mesentery, brain, liver, and spleen were increased with A large part of the rationale for supplementing arginine to intravenous arginine administration during resuscitation enhance immune function is based on studies that show an . Arginine infusion during resuscitation was also asso- increase in mitogen-induced in vitro lymphocyte prolifera- ciated with decreased liver injury and plasma interleukin-6 tion (see In vitro lymphocyte proliferation and increased splenocyte interleukin-2 production com- is a convenient measure of immune function, especially in pared with animals resuscitated without arginine human studies, and appears to correlate with mortality Mitogen-induced splenocyte proliferation was significantly However, the mechanism by which arginine supplementa- lower following trauma-hemorrhage and resuscitation with- tion in vivo may enhance in vitro lymphocyte proliferation out arginine infusion compared with sham-operated con- is still unknown. Is it possible that mitogen-induced in vitro trols. Arginine infusion prevented this decrease Based lymphocyte proliferation represents a completely artificial on the kinetics of nitric oxide produc tion in the blood flow condition? For example, Barbul et al. gave healthy volun- studies, the authors concluded that the intravenous arginine teers 24.8 g of free arginine per day for 14 d . Plasma increased blood flow via the production of nitric oxide by arginine concentrations were 66.3 µM at baseline and in- creased to 114 µM after 14 d of supplementation. Peripheral While this series of studies showed benefit of intravenous blood lymphocytes were obtained at baseline and day 14 infusion of arginine at the time of resuscitation, it is and stimulated with mitogen in culture media (RPMI 1640) unknown and perhaps doubtful that enteral arginine would containing approximately 1150 µM arginine Any have the same affect. In a healthy animal, approximately changes that occur in vivo due to the difference in plasma 40% of dietary arginine is degraded in the intestine in the arginine concentrations may be abolished in vitro. Ochoa et al. demonstrated that interleukin-2 accumulation was sig- hemorrhage, blood flow to the intestines and portal blood nificantly less when splenocytes, stimulated with anti-CD3, flow are reduced which may alter the absorption process were cultured in media containing 100 or 1000 µM arginine Madden et al. demonstrated that providing arginine compared with cells cultured with 0 or 10 µM arginine (100 mg arginine HCl every 12 h) via gavage immediately Additionally, CD45RA negative CD8+ (memory) T cells after and for 4 d following cecal ligation and puncture that and the number of CD8 and CD3 receptors were upregu- overall survival was not altered compared with unsupple- lated with the addition of arginine to the culture media mented controls When the arginine was gavaged daily Rodriguez et al. demonstrated that T cell receptor CD3 for 3 d prior to and after the insult following the same chain expression was regulated by arginine in the culture administration regimen, survival improved significantly.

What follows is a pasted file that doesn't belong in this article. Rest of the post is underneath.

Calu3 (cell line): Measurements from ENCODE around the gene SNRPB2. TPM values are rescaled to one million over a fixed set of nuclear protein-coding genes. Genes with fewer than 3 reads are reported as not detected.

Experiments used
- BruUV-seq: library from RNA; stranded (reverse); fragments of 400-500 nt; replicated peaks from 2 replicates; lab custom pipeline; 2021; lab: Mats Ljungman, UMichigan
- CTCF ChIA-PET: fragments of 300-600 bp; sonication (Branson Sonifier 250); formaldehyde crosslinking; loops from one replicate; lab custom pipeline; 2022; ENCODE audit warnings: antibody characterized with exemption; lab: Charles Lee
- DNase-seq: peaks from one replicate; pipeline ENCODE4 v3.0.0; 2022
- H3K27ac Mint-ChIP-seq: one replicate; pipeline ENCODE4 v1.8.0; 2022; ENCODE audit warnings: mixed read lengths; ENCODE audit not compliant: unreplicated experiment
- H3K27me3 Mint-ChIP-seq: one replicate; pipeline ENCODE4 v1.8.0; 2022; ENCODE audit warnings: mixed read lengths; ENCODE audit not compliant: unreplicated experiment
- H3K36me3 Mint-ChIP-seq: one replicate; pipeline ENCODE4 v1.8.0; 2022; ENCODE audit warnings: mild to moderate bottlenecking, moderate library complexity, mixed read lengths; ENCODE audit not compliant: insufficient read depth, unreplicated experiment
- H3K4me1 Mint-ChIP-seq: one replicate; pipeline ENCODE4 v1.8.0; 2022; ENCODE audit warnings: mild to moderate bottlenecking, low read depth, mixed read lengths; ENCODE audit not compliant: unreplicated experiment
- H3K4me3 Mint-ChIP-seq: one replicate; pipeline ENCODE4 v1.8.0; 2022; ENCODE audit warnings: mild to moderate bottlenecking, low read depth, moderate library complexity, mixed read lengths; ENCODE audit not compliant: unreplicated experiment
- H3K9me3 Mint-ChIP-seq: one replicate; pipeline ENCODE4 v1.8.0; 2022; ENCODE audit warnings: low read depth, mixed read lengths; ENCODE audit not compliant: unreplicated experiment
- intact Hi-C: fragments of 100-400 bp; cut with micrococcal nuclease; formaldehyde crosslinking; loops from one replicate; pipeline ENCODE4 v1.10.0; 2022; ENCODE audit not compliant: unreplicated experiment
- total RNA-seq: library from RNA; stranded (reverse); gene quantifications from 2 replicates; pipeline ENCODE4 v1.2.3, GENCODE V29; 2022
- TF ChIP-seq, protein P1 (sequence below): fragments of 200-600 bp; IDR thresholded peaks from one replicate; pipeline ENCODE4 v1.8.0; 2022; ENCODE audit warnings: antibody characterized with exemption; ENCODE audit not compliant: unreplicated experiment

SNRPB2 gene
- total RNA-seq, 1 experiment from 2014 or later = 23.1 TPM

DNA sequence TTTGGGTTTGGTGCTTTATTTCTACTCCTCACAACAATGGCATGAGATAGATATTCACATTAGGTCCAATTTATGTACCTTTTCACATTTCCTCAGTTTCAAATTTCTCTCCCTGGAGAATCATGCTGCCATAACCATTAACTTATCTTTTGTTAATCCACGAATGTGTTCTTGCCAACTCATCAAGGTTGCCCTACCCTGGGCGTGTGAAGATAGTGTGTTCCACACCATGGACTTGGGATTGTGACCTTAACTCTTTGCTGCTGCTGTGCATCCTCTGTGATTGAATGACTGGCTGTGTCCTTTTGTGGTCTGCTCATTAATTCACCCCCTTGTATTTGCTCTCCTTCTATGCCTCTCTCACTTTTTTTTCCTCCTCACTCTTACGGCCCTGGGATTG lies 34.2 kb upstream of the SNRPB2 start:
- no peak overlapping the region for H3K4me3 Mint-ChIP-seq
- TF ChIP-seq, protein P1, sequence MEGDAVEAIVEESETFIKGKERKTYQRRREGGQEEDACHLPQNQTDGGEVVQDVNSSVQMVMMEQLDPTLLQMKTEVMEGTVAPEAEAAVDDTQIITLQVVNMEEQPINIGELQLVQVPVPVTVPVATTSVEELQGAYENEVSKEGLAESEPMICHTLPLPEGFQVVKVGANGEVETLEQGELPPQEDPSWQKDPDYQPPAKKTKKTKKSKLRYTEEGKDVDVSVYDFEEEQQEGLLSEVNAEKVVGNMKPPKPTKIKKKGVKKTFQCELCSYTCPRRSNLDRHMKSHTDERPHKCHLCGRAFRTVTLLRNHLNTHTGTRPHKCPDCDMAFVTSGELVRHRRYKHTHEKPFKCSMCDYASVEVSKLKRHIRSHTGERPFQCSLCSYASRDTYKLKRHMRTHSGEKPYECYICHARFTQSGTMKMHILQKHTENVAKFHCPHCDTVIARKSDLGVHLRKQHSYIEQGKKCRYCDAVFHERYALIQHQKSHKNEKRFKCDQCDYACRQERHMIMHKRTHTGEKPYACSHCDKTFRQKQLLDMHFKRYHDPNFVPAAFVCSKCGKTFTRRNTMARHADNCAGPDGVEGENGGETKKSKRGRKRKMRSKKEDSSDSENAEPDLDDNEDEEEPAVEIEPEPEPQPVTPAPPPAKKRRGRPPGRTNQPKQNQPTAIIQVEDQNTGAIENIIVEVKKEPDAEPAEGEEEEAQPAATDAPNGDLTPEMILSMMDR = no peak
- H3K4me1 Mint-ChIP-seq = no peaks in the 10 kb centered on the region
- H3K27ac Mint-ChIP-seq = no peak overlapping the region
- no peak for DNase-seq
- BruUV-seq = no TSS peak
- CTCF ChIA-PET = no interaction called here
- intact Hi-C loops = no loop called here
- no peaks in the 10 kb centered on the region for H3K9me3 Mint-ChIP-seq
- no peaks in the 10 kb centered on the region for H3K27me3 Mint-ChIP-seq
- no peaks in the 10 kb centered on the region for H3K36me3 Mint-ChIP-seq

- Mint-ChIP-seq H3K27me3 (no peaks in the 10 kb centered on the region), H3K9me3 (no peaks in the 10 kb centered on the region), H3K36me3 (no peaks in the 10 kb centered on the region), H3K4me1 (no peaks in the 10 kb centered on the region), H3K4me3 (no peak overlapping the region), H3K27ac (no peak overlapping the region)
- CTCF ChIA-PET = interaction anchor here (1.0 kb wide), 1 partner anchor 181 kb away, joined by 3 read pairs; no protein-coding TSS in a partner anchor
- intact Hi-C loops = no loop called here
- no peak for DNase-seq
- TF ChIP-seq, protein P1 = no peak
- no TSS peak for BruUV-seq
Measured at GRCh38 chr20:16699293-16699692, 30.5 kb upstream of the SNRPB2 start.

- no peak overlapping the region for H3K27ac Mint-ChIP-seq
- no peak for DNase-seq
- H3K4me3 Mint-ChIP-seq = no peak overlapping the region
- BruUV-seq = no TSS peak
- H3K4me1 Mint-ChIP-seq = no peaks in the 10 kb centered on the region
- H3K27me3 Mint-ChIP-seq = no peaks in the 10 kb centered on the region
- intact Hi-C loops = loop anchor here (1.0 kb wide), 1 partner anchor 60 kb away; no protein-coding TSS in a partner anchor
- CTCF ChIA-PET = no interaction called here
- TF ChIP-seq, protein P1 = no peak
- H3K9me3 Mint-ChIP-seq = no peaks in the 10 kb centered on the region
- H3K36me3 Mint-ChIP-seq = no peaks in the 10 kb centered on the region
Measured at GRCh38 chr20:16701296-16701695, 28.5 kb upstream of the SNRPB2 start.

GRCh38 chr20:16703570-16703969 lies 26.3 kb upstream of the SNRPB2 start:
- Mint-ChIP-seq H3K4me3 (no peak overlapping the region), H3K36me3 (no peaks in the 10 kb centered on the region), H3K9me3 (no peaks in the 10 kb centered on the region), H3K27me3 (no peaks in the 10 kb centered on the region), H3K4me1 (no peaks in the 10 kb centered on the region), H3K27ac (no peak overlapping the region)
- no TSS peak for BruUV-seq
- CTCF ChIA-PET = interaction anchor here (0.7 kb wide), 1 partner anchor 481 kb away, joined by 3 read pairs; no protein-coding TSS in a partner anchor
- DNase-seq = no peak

Beneficial effects on survival were also observed when the signal transduction element and the rate-limiting step in the arginine was infused intravenously immediately after insult.